This column is part of a series of gear reviews based on tests in the 2011 Wenger Patagonian Expedition Race, a weeklong competitive event in southern Chile. The race stretched 300+ miles and included trekking, kayaking, climbing, mountain biking, and wilderness navigation. Team GearJunkie.com took second place.
On most any trip in the outdoors, taking the right gear means increased comfort and joy — and choosing poorly leads only to being a bit more uncomfortable than necessary. But in some instances, gear can stand between success and failure, and occasionally that “failure” means even more than turning back from a summit early or not finishing a competitive event. In the most extreme scenarios, the wrong gear can result in pain, injury, expensive rescue, or even death. The Wenger Patagonian Expedition Race never quite reached that outer limit, but my team did ultimately depend on our gear for survival in one of the harshest and most remote environments in the world. It was a crazy race. Below is a compilation of some of the best and worst equipment we took along for the ride.
Mountain Hardwear UltraLamina 32 Sleeping Bag. Life saver! These synthetic sleeping bags, filled with Mountain Hardwear’s magical Thermic Micro insulation, are rated to 32 degrees F, and they have kept us warm in temps near that. They pack close to the size of a Nalgene water bottle and weigh less than 2 pounds.
During the Wenger Patagonian Race this year, my UltraLamina bag got soaked on a deep river crossing. (User error: The dry bag in my pack was slightly open!) That night I crawled into my soaked UltraLamina bag expecting to freeze. But I was soon very warm! Unlike down, the synthetic insulation works when wet. In the wet bag, which dried some from my body heat overnight, I was clammy but not cold.
GoLite Shangri-La 3 Tent. Tiny packed size. Weight = 1 pound, 13 ounces! Sets up with a single trekking pole. This floor-less tent offered amazing protection with its tepee-style fly to fit our team of four inside for the night. See full Gear Junkie review here: http://gearjunkie.com/golite-shangri-la-3-tent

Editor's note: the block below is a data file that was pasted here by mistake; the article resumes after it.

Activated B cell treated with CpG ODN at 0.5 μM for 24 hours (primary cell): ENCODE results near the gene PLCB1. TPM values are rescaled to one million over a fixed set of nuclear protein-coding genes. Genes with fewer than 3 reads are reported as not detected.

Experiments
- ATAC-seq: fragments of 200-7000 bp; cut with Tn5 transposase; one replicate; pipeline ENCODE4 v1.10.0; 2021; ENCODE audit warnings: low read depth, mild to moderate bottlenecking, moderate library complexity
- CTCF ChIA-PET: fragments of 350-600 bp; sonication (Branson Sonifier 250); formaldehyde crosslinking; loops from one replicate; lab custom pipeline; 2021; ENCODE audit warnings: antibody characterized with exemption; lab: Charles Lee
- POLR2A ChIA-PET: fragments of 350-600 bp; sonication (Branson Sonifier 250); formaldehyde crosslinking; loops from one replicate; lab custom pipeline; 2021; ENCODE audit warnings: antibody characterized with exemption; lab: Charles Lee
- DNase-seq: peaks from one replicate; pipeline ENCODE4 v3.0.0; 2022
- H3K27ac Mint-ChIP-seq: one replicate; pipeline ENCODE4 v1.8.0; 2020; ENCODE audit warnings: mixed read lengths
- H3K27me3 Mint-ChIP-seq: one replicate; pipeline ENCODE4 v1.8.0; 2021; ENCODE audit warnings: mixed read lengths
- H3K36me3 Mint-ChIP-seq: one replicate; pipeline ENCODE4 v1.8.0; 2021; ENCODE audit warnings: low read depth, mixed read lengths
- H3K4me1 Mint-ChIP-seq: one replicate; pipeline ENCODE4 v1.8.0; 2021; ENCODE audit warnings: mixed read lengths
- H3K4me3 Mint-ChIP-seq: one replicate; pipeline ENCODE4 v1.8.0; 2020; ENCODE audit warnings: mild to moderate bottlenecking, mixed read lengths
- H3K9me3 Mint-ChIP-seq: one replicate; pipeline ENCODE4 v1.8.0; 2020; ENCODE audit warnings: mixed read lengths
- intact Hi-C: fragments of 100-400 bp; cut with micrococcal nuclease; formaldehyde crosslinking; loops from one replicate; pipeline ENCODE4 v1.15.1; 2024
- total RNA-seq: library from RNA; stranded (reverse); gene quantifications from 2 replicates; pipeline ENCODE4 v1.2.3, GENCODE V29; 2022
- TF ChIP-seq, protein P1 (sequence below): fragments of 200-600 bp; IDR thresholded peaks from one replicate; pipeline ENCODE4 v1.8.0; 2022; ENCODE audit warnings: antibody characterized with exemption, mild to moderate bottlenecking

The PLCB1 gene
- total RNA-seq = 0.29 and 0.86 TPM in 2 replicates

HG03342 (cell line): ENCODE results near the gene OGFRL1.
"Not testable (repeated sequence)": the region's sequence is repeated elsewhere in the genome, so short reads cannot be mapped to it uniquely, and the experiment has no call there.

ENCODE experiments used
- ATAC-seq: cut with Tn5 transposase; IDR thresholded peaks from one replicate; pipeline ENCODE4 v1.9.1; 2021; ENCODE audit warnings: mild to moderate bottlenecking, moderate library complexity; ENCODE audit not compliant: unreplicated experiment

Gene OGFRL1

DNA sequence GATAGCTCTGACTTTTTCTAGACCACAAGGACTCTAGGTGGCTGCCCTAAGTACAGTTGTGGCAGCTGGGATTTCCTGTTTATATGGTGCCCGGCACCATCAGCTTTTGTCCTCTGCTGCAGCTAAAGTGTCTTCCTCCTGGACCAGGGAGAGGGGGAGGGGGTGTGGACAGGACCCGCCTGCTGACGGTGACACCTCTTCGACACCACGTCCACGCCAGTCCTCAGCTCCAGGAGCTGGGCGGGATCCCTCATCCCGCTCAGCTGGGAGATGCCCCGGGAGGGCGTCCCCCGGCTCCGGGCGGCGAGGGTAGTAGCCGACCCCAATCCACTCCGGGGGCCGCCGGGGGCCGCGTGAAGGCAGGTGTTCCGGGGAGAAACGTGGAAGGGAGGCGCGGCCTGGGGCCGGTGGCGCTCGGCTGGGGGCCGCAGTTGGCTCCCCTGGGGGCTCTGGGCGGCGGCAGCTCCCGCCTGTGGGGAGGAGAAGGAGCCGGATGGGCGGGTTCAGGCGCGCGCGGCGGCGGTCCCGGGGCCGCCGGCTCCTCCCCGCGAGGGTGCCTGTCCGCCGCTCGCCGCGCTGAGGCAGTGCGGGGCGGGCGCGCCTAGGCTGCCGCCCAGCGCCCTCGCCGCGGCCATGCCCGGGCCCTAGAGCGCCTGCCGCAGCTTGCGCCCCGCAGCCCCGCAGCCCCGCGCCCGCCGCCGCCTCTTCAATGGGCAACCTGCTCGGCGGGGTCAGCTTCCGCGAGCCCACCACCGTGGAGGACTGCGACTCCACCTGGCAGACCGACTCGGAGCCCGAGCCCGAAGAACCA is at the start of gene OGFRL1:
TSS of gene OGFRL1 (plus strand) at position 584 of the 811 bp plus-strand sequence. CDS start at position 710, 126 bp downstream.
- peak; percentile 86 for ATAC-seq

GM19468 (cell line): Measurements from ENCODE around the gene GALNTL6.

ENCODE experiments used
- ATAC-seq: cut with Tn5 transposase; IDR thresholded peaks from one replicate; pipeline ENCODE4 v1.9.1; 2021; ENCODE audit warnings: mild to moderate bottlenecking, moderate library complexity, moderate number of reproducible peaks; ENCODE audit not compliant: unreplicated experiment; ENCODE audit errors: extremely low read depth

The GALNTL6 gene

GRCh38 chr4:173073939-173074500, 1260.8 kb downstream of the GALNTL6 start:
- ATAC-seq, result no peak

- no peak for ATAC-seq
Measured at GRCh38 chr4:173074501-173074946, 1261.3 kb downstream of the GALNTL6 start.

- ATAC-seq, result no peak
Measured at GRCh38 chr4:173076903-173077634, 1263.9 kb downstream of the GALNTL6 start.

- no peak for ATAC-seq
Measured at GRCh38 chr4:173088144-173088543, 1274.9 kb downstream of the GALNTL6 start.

Therm-a-Rest NeoAir camp pads. These 9-ounce, 3/4-length pads proved essential in more ways than we could have imagined. They look fragile, and I expected to pop one within the first few uses. But they stood up to rocks, thorns, and dense brush. With no tent floor (see above), the pads had to absorb whatever groundcover we decided to sleep on. We relied on them to keep us dry. But they became crucial when we were faced with swimming icy fjords, glacial lakes, and one swift river: We used the NeoAir pads like pool floats. We pushed the utter limits of these “rafts,” once even using them to swim several kilometers of whitewater. Certainly not recommended by the manufacturer, or us. But in the heat of the race, the NeoAir was our best available option. (Note: By the end of the race, two of our four pads were indeed popped and deflated, having succumbed to the Patagonian abuse after a week of unorthodox use.)